Coming to RAM (Random Access Memory), it technically means we can access data from any memory location almost instantaneously (in contrast to sequential memory where we have to wait until we reach that location). Again, we somehow associated RAM with Volatile Memory.

For the rest of the discussion, we will ignore the true meaning of the terms and continue to associate RAM with Volatile Memory and ROM with Non-Volatile Memory.

Some common and popular non-volatile memory technologies are:

  • ROM (Read Only Memory)
  • MROM (Mask Read Only Memory)
  • PROM (Programmable Read Only Memory)
  • EPROM (Erasable Programmable Read Only Memory)
  • EEPROM (Electrically Erasable Programmable Read Only Memory)
  • Flash Memory

There are only two kids of Volatile Memory Technologies. They are:

  • SRAM (Static Random Access Memory)
  • DRAM (Dynamic Random Access Memory)

In the next couple of sections, we will learn briefly about SRAM and DRAM and also compare SRAM vs DRAM.

What is SRAM?

SRAM is short for Static Random Access Memory. It is a type of Volatile Memory that is primarily used as embedded memory (internal registers of microprocessor and cache). SRAM is similar to a bistable Flip-Flop, where we store data by setting or clearing the state of the flip-flop.

The term static in SRAM means that it doesn’t need a memory refresh and once the data is written, it stays until power is supplied. This is in contrast to DRAM, which needs periodic refresh to keep the memory even when it is connected to power (as it stores the data as a charge on a capacitor – we will learn more in the next section).

As SRAM is deeply embedded into the architecture of the microprocessor, the fabrication process is similar to that of a CPU core.

Structure of SRAM

The following shows a basic structure of a 1-bit SRAM Memory Cell. Here, a Memory Cell is the smallest group of components that can hold 1-bit of data.SRAM vs DRAM 1From the image, the circuit seems a little bit complex but actually it is a cross-coupled inverter with two pass transistors. Following image shows the break-up of the inverters with NMOS and PMOS transistors. This circuit is slightly easier to understand.SRAM vs DRAM 2The two PMOS transistors in the inverters act as pull-ups and the two NMOS transistors act as pull-downs. While early SRAM designs used all 6 transistors – 6T (4 in cross-coupled inverters and two pass transistors), another popular design was using Polysilicon Load Resistors as pull-ups instead of PMOS Transistors.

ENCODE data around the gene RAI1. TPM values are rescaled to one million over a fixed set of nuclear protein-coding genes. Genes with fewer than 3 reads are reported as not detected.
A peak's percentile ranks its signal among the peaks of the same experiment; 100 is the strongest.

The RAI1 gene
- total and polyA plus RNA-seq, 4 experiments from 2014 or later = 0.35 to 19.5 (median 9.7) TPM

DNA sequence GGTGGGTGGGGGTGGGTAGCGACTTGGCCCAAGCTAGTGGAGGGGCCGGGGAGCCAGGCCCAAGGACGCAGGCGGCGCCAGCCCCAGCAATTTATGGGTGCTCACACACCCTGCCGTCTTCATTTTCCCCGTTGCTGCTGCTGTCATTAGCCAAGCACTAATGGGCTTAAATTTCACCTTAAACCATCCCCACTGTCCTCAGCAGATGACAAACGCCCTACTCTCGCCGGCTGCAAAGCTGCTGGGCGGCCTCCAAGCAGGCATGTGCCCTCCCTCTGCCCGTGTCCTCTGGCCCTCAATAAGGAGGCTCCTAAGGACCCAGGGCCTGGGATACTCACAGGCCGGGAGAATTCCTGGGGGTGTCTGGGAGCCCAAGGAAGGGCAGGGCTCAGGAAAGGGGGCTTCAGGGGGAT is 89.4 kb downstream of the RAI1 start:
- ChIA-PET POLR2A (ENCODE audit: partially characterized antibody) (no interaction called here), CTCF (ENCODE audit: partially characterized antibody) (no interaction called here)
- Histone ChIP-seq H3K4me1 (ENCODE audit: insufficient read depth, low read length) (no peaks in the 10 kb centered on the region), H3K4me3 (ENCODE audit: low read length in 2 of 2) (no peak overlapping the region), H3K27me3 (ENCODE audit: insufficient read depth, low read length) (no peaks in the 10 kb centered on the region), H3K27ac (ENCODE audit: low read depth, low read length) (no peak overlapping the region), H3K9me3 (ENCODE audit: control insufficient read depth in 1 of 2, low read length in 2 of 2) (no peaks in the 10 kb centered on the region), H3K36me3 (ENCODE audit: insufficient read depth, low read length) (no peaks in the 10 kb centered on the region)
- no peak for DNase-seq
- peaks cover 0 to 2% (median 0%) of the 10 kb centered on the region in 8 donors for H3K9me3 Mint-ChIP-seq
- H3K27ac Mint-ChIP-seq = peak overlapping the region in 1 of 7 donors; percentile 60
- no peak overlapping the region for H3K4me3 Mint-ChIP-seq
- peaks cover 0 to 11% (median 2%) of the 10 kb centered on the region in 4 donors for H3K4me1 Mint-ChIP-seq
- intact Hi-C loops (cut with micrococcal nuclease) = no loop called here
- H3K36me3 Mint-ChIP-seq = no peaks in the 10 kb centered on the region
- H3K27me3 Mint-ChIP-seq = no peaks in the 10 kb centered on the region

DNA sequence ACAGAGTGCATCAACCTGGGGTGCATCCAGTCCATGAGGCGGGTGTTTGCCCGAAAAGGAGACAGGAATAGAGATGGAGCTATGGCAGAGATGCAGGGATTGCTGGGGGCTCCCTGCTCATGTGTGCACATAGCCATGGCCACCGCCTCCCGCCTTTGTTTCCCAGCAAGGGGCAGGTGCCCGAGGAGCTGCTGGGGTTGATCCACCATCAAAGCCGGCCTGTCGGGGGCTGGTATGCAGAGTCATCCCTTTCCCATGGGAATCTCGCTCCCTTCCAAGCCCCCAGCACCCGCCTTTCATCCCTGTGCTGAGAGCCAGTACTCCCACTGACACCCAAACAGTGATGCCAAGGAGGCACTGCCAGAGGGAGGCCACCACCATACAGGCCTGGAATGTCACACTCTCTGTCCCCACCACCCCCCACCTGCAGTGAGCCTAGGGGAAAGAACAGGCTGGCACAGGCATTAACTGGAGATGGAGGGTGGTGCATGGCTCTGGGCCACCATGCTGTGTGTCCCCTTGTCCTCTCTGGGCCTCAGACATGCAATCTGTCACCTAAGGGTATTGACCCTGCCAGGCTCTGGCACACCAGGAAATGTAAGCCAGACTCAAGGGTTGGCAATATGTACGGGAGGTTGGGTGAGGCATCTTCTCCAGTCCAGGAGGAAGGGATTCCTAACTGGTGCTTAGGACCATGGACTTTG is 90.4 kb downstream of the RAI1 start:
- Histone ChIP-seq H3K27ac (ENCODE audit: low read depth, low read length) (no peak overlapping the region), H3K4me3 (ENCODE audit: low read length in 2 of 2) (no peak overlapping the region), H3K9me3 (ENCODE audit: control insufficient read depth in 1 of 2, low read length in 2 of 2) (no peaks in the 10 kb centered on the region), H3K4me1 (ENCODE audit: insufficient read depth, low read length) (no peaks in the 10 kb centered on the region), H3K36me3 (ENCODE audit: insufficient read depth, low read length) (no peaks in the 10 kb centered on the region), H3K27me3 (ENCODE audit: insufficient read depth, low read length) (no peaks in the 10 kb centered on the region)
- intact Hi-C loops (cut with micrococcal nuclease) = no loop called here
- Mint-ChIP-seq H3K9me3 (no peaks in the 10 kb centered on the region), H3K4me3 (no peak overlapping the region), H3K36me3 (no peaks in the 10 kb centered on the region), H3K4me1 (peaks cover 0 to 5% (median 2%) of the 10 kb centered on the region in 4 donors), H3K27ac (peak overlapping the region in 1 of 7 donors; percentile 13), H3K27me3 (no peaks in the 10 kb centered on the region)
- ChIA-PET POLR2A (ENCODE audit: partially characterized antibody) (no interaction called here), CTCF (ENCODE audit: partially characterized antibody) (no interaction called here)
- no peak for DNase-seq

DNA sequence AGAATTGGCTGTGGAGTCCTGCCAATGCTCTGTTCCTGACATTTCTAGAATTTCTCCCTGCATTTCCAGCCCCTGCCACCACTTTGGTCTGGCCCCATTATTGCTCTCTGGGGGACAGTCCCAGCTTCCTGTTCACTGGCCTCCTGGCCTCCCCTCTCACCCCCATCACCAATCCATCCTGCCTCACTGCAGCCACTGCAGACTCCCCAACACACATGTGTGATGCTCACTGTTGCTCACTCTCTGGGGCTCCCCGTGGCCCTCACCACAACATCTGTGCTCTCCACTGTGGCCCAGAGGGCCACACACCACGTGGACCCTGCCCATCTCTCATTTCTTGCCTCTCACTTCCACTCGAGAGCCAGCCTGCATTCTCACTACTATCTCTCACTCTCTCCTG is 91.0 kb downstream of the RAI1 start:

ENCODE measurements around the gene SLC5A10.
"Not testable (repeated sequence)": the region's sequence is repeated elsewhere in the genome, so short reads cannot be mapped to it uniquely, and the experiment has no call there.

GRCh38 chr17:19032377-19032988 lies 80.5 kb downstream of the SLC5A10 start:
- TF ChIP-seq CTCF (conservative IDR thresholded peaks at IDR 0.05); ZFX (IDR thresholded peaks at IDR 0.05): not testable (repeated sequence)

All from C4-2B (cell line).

This significantly reduced the size of the memory cell as it essentially has only 4 transistors while the load resistors (which are of high resistance) are made up of a polysilicon layer on top of the transistors.SRAM vs DRAM 3There are a couple more designs of SRAM Memory cell. One replaced the large poly-load resistors (as they needed to be slightly larger to overcome leakage current) with polysilicon PMOS. The advantages of this design are that they can still be fabricated with Poly-PMOS layer on top of the NMOS layer and the overall characteristics are better than poly-load resistor design counterparts.SRAM vs DRAM 4As the size of cache integrated within the CPU die is increasing, having a layer on top of the regular silicon became complex. The result was a 4 transistor (4T) design with no pull-up load. This significantly reduced the size of the memory cell as it had only 4 transistors but designers had to take extra care with respect to leakage currents.SRAM vs DRAM 5Of all these designs, the 6T SRAM Memory Cell is still the popular choice from fabrication point of view due to the complexities of poly-load layer. You might have heard of CPU Cache Memory. It is actually an SRAM type memory embedded on the die of the CPU.

What is DRAM?

While we compare the SRAM circuit with a bistable latching circuit, things are quite different when it comes to DRAM. For starters, a DRAM Cell (we will see details later), we use the charge stored (or the lack of charge) on a capacitor to represent the binary data.

The reason such type of memory is known as “Dynamic” is because the charge on the capacitor slowly leaks away even when the circuit is connected to power supply. To overcome this leakage, we have to recharge (known as Memory Refresh) the capacitor periodically.